In 2010, AT&T switched its mobile data plan offering from “unlimited” to “tiered” but allowed existing customers to retain their unlimited data plans. In 2011, AT&T reduced unlimited customers’ broadband data speed without regard to actual network congestion if they exceeded a preset limit. The FTC filed an action in October 2014 under section 5 of the FTC Act, alleging AT&T’s data-throttling plan was unfair and deceptive. AT&T moved to dismiss, arguing it was exempt due to common carrier status.

Section 5 exempts “common carriers subject to the Acts to regulate commerce.” 15 U.S.C. § 45(a)(1), (2). Although providing mobile data was not a “common carrier service” at the time the FTC filed suit, the Federal Communications Commission (FCC) reclassified mobile data as a common-carriage service in 2015 while AT&T’s motion to dismiss was pending. See In the Matter of Protecting and Promoting the Open Internet, 30 F.C.C. Rcd. 5601, 5734 n.792 (2015) (Reclassification Order). The FCC reversed the Reclassification Order in early 2018. See In the Matter of Restoring Internet Freedom, W.C. Dkt. No. 17-108, 2018 WL 305638, at *1 (Jan 4, 2018).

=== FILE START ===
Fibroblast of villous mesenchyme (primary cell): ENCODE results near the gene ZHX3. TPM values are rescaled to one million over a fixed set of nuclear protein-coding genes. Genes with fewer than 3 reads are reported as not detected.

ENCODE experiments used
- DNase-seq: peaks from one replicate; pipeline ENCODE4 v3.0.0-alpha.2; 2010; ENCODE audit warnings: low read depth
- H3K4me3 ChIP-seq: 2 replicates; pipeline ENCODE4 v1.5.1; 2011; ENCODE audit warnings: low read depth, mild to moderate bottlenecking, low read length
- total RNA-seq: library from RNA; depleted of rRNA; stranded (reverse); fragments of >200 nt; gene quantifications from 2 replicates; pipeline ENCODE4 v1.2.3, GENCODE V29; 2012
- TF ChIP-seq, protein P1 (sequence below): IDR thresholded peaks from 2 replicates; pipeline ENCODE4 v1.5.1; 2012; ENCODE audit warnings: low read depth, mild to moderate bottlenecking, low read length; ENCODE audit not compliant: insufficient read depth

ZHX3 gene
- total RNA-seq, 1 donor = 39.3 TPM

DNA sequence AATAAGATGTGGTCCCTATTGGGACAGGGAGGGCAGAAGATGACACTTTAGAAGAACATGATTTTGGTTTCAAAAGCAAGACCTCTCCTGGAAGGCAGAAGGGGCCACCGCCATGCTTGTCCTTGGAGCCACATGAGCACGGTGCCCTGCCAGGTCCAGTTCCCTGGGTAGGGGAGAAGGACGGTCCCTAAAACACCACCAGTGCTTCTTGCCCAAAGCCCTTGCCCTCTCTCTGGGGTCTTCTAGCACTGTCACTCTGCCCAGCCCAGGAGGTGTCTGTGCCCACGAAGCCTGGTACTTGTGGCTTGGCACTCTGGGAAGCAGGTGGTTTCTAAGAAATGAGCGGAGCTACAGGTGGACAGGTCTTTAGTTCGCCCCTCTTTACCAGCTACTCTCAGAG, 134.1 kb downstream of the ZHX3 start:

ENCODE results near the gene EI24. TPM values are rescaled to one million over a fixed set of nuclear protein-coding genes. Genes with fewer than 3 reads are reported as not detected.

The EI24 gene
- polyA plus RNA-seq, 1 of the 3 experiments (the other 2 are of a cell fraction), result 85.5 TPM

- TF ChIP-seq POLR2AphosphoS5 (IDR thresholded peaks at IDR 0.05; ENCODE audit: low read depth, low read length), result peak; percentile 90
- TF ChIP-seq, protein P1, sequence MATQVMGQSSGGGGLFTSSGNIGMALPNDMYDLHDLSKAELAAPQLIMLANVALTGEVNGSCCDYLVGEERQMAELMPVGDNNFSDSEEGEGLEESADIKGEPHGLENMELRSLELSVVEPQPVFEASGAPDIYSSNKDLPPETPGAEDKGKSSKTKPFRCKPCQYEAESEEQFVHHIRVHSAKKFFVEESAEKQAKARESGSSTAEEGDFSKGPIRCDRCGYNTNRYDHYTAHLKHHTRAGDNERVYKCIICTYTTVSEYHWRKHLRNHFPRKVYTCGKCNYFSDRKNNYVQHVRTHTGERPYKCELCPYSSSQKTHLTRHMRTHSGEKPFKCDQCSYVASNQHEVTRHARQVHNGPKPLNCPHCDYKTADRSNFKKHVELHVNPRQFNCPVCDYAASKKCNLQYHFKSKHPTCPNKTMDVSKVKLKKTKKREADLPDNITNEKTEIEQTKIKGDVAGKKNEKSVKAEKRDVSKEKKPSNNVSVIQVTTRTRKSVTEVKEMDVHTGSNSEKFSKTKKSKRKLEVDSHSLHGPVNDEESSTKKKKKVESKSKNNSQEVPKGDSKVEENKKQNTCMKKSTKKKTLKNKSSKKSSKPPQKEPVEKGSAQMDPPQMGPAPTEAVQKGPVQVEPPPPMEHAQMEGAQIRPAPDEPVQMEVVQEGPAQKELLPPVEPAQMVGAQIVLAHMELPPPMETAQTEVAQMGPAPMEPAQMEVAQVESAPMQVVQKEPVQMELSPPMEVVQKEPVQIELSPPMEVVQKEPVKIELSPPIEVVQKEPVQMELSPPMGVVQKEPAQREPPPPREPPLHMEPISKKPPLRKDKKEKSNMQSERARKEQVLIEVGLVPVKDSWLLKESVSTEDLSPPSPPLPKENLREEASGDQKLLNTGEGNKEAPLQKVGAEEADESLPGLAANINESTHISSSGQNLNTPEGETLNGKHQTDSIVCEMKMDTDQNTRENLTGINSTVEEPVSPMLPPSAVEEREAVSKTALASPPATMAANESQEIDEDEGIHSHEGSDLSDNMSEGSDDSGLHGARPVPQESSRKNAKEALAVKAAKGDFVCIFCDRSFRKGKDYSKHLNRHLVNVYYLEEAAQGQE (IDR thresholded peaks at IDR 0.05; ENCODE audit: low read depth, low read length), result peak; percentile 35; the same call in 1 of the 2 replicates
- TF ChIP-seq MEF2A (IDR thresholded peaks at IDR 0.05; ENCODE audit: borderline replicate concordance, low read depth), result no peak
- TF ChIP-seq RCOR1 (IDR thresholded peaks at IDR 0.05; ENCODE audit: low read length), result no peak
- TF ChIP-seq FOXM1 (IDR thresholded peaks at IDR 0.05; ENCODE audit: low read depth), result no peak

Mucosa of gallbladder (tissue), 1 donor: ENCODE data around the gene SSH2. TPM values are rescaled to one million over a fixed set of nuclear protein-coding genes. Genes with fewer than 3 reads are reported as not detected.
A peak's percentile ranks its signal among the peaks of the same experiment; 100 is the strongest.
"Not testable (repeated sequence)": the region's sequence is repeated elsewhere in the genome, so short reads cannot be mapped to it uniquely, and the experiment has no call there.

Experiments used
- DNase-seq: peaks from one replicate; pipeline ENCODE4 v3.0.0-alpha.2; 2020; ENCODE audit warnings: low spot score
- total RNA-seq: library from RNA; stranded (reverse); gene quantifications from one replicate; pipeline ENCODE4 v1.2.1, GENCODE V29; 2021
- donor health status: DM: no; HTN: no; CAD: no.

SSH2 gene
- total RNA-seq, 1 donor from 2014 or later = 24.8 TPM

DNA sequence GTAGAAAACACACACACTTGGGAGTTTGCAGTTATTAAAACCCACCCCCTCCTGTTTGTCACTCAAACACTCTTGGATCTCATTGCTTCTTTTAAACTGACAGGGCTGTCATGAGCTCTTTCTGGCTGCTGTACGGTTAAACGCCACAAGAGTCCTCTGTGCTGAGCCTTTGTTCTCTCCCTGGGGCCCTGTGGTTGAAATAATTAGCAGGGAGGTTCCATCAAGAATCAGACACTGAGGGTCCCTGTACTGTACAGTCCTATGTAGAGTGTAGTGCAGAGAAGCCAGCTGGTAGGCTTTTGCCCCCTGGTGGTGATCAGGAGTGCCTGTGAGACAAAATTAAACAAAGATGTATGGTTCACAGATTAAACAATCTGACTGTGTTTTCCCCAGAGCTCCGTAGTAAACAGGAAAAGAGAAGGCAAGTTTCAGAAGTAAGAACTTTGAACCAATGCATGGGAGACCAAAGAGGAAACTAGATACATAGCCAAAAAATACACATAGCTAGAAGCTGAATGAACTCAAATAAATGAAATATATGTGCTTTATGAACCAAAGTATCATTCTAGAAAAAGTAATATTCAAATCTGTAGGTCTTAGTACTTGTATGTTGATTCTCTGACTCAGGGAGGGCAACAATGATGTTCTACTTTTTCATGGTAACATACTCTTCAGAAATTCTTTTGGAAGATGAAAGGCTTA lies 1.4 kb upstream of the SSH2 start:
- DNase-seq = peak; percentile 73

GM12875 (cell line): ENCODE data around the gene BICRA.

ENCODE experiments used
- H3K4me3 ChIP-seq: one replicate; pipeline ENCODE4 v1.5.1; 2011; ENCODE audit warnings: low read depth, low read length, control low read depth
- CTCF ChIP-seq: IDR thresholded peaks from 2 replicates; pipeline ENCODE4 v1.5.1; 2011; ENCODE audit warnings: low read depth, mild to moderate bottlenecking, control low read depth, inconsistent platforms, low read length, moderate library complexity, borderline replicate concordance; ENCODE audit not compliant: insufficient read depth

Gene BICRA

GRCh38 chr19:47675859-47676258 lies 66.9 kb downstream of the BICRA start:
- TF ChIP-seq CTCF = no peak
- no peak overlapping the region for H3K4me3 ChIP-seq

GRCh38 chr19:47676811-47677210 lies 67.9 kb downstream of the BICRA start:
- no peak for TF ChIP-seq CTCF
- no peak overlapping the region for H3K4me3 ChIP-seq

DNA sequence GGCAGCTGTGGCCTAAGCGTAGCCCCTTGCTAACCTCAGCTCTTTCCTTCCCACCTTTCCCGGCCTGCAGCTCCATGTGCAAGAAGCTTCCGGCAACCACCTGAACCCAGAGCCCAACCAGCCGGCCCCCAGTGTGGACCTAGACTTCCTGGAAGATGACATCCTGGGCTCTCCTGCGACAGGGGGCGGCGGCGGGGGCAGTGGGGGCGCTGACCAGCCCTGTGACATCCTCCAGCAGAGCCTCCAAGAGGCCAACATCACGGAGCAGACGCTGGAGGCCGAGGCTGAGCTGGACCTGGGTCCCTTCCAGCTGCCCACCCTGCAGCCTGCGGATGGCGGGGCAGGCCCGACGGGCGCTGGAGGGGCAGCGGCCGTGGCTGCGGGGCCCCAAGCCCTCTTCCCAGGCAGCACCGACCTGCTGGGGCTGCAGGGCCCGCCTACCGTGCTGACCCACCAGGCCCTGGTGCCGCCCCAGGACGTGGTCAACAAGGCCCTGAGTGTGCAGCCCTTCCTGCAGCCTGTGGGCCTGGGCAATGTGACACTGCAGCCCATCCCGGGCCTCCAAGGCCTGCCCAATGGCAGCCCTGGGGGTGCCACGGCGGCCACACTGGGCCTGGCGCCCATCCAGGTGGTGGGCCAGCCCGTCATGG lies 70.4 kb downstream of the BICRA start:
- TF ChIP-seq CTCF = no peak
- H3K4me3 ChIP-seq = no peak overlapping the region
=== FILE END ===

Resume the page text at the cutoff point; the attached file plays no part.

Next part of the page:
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Territorial applicability of the GDPR

The GDPR is just around the corner and will be effective in less than three months – on 25 May 2018. Organizations are therefore in the midst of preparations to comply with the new Regulation in order to avoid the potentially high fines. Non-EU organizations have to assess whether the GDPR is applicable to them and whether they must prepare accordingly. The answer to this question is provided in Article 3 GDPR, which regulates the territorial scope of the Regulation.

Sven Schonhofen and Friederike Detmering recently published an article on the “Territorial applicability of the GDPR” in the Business Law Magazine, which is available here.

This article explains the establishment rule and the market rule provided in Article 3 GDPR and gives practical advice on how to avoid GDPR applicability.

Are OTT services telecommunications services? German court asks European Court of Justice for preliminary ruling | Gmail Case

According to a press release dated 26 February 2018, the Administrative Court of Appeal Munster (Oberverwaltungsgericht Münster) asked the European Court of Justice (ECJ) for a preliminary ruling on the question whether Over-the-Top (OTT) services shall be caught by the European regulatory framework on telecommunications services.


By way of administrative orders, the German Federal Network Authority (Bundesnetzagentur – BNetzA) enforced a specific notification obligation pursuant to section 6 of the German Telecommunications Act (Telekommunikationsgesetz – TKG), which applies to operators of telecommunications services, against Google in relation to its free-of-charge Gmail service. Google took the view that Gmail would not qualify as “operation of telecommunication services” in the meaning of the TKG and, therefore, Google had not notified the Gmail service with the BNetzA.